To the people of Yemen,
Why has my country neglected to acknowledge your suffering? Why was I unaware of the extreme starvation of your friends, family, and children? While I have educated myself now, I am truly sorry that I could not have learned earlier. I am also extremely disappointed in the ignorance of the public, and the lack of representation from the media. While people in America are worried about which restaurant is open for take out, you are worried about the fact that you are suffering through the worst humanitarian crises in the world. While America is arguing about wearing masks, you are marking your fifth year of war. While America is making jokes about quarantine, potentially 85,000 Yemini children under the age of five have died from starvation since 2015. I wish that my country could be more grateful. I am not, however, implying that we have perfect lives here. I am simply saying that we should be grateful for the privilege many of us have due to living in America.
During this time, I have become closer with my God through prayer. I hope that if you worship a deity or multiple deities, that you have been able to do the same. If you do not belong to a religion, then I hope that you have found some source of joy and peace during these treacherous times. I have also found happiness in listening and making music. That is another thing I am grateful for, that I have the time to pursue things that make me happy. The virus, the Black Lives Matter protests, and learning about your country has allowed me the chance to view things from many different standpoints.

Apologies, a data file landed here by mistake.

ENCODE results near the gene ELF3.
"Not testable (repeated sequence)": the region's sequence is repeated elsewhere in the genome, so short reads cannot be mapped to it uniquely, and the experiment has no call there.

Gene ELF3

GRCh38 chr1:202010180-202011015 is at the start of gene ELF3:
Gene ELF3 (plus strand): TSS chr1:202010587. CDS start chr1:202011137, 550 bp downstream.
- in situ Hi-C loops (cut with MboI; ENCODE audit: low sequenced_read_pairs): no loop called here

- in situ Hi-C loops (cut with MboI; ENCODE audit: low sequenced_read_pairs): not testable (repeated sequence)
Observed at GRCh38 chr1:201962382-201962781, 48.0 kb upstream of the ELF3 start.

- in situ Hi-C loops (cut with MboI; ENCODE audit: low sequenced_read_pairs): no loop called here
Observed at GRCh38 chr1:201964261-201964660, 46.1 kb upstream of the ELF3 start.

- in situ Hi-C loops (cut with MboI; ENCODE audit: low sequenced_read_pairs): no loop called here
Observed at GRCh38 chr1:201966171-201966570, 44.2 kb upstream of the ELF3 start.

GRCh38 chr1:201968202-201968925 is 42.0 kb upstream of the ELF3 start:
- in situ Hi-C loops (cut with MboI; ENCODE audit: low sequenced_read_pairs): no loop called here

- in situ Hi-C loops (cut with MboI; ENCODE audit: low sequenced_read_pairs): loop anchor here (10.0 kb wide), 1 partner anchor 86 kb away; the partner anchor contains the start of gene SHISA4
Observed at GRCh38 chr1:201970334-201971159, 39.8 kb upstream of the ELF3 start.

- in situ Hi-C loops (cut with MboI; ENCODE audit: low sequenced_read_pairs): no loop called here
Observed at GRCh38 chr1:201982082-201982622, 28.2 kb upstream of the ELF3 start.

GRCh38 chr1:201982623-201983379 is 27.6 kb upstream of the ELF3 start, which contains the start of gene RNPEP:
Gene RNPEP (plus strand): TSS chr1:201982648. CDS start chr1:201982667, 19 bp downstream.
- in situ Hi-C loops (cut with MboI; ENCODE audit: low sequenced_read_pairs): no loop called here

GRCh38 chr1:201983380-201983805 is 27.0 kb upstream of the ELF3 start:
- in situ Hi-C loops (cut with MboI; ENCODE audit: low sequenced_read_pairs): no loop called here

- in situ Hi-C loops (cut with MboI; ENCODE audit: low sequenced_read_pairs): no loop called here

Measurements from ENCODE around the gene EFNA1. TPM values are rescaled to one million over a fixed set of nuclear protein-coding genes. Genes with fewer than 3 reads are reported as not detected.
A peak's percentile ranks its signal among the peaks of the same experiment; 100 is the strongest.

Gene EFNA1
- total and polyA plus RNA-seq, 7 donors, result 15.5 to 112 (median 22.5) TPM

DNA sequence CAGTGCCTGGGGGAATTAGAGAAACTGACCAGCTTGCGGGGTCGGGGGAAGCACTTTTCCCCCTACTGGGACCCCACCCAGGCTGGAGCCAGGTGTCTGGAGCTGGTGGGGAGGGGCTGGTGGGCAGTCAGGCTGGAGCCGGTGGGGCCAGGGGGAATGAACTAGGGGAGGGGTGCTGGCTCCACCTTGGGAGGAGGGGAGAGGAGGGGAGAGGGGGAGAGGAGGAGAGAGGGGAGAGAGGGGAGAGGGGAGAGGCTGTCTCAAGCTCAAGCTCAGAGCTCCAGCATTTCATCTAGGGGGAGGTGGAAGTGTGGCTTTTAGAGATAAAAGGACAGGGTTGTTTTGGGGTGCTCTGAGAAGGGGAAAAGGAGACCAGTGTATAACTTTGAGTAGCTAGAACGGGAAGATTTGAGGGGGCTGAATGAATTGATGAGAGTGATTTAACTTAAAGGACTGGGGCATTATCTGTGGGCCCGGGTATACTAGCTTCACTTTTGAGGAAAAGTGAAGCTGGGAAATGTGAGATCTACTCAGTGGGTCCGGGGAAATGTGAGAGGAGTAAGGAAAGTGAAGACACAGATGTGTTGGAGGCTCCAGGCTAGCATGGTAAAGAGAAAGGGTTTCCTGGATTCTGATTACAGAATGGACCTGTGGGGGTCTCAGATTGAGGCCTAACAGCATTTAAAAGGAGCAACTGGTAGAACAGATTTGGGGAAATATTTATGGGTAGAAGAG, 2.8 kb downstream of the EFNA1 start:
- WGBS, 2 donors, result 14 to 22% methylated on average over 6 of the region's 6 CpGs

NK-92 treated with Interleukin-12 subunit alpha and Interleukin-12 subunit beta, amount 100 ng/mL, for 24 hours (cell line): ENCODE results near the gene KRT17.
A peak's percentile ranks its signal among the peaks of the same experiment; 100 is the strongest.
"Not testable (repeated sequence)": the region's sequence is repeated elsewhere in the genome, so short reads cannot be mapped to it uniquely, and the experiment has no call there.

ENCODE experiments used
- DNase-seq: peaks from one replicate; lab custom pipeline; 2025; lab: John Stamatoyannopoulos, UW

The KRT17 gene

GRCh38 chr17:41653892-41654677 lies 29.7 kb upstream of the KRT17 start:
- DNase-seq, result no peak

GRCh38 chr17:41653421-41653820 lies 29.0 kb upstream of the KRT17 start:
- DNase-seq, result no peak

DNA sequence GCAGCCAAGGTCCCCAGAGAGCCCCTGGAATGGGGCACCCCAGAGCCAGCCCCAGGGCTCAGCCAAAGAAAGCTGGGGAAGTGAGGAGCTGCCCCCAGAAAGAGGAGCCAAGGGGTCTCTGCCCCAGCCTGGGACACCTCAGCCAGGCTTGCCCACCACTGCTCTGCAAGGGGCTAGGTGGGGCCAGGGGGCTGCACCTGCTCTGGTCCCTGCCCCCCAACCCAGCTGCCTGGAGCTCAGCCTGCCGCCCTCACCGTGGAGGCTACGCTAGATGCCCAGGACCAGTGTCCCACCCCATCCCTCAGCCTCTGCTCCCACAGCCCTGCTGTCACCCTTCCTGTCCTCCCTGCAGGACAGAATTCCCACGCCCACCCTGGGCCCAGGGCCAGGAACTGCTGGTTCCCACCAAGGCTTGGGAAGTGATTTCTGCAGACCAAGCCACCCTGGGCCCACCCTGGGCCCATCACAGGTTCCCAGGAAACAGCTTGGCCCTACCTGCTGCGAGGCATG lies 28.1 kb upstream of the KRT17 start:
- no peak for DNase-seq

I will forever keep you and your people in my heart and prayers, but that is not enough. I will do all that I can to spread awareness, to give you a voice. I have never been in the situation you are in, but I can only imagine your strength and perseverance, and hope. While advice from me would be invalid, I can share with you a quote I read from The Hunger Games. “Hope is the only thing stronger than fear.” You can have fear for your own life, your friends’ or family’s, or fear for the future of your country, but even the smallest ounce of hope can help you overcome it. One of the teachers at my middle school used to say “If you’re not part of the solution, you’re part of the pollution.” While he used this to educate people on climate change, I think that it applies to your current situation. If I am not actively helping you, then I am only hurting you. I’d hate to end this letter on a solem note, however, it would be foolish of me to sum up your pain in a sappy sentence that does not provide anything to you. A sentence similar to that would only act as words on a page, with neither a meaning, nor a purpose. So instead, I will not end this letter in a formal way, because your suffering has not ended. Yemen, I hear your cry.